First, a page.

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Are you ready for some dodgeball?

January 13, 2013
By Jeremy Behnke - Journal Sports Editor , The Journal

NEW ULM - A few years ago, Garrett Freeman and his friends were looking for something to do on Sunday afternoons during the winter months.

The football season was over, so Freeman decided to try something different to pass the time during the coldest season of the year.

"A bunch of friends, we said what goes on Sunday afternoons when football season is over - not much," Freeman said. "We said why don't we go out and do something fun and we saw the dodgeball league. I talked to a few people and everybody we asked said it sounds like fun, so that was the direction we went and got a team together."

Article Photos

Photos submitted by New Ulm Park and Recreation

Dodgeball League sign up is underway for those 16 and older. League plays Sunday evenings at the Rec. Center starting Feb.10th through March. Teams must be made up of six adults; two of which MUST be women. Teams may have additional players on their roster. Register your team at the Rec. Center. Fee is $80.

Now, Freeman and his buddies are in their fourth year of playing and they seem to be enjoying it more and more.

The New Ulm Park and Recreation Department begins its dodgeball season beginning Feb. 10 and it runs into March, typically about a six to eight-week season.

Each team consists of six players and there are four males and two females per team. The goal for the Park and Rec Dept. is to add more teams, of course, and to make sure that plenty of people know that they have this sport as an option.

The league started in 2010 with seven teams and last year it had eight teams.

"Many teams come in thinking Dodge Ball is just a silly childhood playground game but will soon find themselves sweating and looking for the nearest water fountain," Carrie Anderson of the Park and Rec. said. "People will be juking, diving, dodging, jumping, and throwing and will wake up sore the next day. It really is a great workout disguised by a fun, fast-paced playground game."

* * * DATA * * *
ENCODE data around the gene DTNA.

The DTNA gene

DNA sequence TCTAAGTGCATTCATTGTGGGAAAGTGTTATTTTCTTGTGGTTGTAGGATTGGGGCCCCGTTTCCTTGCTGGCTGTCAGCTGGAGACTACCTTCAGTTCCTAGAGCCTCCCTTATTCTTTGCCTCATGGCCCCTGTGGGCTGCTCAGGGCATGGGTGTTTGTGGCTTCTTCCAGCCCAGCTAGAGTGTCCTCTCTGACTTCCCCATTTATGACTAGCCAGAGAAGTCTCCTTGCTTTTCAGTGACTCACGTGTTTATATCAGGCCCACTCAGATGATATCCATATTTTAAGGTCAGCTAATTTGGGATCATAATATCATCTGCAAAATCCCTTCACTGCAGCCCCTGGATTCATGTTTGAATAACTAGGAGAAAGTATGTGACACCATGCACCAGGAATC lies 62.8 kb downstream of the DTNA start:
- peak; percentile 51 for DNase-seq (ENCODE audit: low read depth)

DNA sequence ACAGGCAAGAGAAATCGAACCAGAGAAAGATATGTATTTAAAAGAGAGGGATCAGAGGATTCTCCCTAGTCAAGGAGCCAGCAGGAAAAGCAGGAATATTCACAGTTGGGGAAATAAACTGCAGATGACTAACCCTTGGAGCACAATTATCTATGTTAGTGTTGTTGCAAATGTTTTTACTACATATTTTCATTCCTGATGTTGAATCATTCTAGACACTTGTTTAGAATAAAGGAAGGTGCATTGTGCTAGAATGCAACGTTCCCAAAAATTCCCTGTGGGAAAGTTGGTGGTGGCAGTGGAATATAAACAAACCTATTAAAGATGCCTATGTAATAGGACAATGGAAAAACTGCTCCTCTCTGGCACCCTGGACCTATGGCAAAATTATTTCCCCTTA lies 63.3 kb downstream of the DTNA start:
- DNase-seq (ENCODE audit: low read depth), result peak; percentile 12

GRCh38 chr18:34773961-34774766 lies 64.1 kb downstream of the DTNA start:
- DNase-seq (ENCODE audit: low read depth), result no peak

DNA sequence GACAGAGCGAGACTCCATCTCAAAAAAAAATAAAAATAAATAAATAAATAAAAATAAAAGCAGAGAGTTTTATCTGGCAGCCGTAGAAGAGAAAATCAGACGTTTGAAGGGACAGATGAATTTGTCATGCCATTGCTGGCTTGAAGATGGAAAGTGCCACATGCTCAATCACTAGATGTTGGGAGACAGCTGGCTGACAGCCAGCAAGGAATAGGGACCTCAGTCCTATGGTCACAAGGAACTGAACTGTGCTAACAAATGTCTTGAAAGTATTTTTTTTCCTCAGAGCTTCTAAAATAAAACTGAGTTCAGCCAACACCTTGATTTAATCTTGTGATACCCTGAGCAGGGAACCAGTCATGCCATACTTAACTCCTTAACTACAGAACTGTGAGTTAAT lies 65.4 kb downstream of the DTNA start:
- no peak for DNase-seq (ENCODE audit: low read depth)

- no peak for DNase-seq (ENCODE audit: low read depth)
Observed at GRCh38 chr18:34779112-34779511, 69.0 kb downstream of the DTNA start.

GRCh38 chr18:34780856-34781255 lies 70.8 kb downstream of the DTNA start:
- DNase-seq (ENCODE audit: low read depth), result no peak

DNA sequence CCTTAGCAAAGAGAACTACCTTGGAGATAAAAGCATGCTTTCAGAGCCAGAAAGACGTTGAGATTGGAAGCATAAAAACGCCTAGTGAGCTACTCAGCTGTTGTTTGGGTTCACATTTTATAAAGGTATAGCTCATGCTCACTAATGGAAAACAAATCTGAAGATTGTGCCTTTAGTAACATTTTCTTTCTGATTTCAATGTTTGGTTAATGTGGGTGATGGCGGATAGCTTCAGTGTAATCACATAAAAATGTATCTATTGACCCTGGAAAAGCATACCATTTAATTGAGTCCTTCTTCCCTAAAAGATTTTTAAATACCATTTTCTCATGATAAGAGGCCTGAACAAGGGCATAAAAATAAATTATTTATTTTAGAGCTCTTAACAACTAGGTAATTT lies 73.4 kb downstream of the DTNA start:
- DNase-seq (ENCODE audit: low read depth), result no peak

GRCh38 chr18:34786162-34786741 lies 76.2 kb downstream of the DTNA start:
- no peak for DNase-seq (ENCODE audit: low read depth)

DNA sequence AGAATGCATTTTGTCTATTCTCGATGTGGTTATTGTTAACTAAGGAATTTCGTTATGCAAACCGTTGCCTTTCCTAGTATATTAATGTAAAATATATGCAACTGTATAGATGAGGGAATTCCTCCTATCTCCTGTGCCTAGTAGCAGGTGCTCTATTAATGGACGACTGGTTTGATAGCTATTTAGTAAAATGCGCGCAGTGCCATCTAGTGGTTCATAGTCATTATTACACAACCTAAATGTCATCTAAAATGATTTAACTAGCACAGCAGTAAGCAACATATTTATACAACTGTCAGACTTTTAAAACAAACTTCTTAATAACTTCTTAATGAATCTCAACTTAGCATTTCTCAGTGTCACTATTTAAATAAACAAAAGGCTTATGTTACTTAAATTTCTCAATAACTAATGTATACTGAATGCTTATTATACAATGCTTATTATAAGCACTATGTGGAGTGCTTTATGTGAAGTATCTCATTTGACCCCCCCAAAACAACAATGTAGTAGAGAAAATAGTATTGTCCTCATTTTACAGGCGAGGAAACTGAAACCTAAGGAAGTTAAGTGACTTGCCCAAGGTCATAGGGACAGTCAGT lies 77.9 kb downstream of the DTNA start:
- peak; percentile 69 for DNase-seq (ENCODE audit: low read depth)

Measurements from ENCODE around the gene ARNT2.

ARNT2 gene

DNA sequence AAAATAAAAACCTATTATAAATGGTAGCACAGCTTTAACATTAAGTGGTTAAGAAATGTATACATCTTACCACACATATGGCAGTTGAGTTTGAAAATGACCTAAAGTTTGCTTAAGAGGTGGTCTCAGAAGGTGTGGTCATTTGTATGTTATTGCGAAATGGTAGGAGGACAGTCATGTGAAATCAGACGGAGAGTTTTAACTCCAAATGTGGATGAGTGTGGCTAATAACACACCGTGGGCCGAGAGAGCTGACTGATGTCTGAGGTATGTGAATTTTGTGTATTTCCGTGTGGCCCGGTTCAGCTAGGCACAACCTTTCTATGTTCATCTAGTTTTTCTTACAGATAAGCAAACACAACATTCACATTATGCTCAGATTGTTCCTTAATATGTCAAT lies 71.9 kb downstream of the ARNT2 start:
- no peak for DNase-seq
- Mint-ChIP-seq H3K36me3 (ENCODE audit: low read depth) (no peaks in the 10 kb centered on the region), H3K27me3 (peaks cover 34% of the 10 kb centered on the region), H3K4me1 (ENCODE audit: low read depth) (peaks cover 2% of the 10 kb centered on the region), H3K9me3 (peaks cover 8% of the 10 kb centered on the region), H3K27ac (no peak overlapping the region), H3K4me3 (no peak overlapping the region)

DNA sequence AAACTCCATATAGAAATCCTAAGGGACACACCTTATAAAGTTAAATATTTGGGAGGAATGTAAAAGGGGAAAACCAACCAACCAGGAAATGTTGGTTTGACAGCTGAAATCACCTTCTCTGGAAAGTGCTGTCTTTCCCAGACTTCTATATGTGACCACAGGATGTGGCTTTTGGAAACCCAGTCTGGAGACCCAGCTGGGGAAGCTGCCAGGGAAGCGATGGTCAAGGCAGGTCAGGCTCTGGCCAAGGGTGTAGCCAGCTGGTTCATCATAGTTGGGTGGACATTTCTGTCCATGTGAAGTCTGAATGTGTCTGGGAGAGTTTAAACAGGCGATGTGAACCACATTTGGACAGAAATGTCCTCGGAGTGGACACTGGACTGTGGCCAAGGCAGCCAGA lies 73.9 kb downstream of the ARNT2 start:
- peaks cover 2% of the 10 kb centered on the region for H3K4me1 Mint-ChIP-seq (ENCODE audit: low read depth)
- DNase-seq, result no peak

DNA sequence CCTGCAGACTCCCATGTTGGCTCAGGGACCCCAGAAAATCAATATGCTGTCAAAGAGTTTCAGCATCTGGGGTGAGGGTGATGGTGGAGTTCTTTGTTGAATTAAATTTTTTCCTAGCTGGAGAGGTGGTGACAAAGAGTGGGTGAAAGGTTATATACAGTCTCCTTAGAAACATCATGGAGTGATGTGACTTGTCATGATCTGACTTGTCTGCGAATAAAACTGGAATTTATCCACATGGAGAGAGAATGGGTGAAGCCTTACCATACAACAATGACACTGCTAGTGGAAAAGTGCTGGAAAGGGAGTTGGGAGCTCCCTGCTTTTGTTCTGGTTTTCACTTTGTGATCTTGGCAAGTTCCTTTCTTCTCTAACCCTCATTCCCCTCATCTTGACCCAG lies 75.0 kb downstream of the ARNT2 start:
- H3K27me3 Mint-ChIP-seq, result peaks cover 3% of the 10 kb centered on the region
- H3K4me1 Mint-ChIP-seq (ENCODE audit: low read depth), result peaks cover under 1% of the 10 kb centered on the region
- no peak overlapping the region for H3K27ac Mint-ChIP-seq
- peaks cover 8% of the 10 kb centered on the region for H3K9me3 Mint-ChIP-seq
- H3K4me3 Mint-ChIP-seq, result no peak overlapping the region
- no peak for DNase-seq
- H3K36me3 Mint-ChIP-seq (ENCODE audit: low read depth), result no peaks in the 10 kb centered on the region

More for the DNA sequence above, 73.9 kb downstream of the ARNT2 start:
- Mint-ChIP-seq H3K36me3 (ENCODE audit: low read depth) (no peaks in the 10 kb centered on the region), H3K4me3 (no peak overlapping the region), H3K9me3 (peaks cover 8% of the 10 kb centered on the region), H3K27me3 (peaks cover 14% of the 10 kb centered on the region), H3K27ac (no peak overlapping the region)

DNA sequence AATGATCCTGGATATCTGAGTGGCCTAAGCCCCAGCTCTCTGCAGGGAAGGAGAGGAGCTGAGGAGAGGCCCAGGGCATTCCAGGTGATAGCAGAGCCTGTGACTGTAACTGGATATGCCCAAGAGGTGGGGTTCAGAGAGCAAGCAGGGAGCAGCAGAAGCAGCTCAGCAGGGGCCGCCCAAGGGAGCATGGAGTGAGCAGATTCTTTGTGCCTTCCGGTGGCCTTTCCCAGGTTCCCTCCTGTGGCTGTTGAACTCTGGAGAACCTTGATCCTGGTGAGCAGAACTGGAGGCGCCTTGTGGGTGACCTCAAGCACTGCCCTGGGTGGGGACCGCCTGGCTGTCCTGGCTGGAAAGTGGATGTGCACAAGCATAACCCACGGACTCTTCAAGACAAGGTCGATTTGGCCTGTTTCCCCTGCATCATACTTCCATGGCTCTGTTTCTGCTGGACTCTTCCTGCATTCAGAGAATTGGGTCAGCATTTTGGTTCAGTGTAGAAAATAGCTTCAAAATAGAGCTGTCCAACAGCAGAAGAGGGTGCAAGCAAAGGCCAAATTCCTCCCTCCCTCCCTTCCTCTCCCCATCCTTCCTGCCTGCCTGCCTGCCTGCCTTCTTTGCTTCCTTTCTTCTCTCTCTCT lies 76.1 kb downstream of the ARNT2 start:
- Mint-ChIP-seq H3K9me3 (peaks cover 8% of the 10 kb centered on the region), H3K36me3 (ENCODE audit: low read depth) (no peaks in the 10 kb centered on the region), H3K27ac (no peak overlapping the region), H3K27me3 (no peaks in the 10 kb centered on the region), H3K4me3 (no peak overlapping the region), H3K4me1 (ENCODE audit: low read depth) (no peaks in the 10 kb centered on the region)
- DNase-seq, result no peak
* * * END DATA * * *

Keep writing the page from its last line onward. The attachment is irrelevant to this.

Anderson said that the sport, like many other childhood games, are growing in popularity.

"The trend in recreation is showing that people want to participate in alternative athletic activities such as mud runs, extreme fitness, and unusual leagues," Anderson said. "Kick Ball and dodgeball leagues have started to pop up in communities across Minnesota. People seem to have good memories of playing dodgeball when they were kids and want to bring those memories back."

Dodgeball is any of a variety of games in which players try to hit other players on the opposing team with their own ball thrown while avoiding being hit themselves. The sport is typically played by elementary-age students in physical education classes and was made very popular in the 2004 movie Dodgeball: A True Underdog Story.

The game is typically played among children age 6-12 in elementary school. It is also popular in informal settings and is often played on a playground, in a gym, or in organized recreational leagues.

The New Ulm Park and Rec. Department doesn't use the hard, rubber balls that are seen in the movie that made the sport popular again. Instead, it uses a softer ball that tends to sting a lot less when being hit.

"We use six rubber coated foam balls [per match]," Anderson said. "The rules are simple, if you get hit by a ball you are out. If you catch a ball thrown by your opponent, they are out and one of your teammates get to come back in. The team that eliminates the opponent's team first, wins. Teams play for 50 minutes or 10 matches, whichever comes first."

While the ball tends to be a softer surface, it's still a highly competitive game.

"They're a foam-covered ball, but they go pretty fast," Freeman said. "When they hit you, you know they hit you."

Freeman said that his team learned the game on the fly and now, like other teams, they are developing a strategy.

"We pretty much winged it at first, you just put the balls in the middle [to start the game] and you race to them," Freeman said. "Our team name is the B&L Smash, so we'd run up to the line and grab the ball and yell 'Smash' and throw it back to a teammate, and then they would throw it at the people on the other team.

"You can't pick it up and throw it, you immediately have to pick it up and throw it back to a teammate and then they'd throw it," Freeman added. "But everybody gets to know what you guys try to do, so they catch on to your strategy and they try to change their strategy too."

The leagues are competitive, but still very fun for those who compete, according to Anderson.

"With any adult athletic league, we have teams who are playing for different reasons," Anderson said. "Some are more competitive then others, but that also makes the league a lot of fun. Anyone can play, whether it's a group of co-workers, family members, college buddies, all you ready need to do is throw and move."

For Freeman, it's all about the competition, but it's also about maintaining the bond with his teammates and friends.

"A lot of people bowl, or you play softball and all of those things, and it's always a way to just get out with your team and just communicate with other people," Freeman said. "It's a really good way to socialize and get some exercise. It's a great time, it brings you back to when you were a kid."

 
 

 

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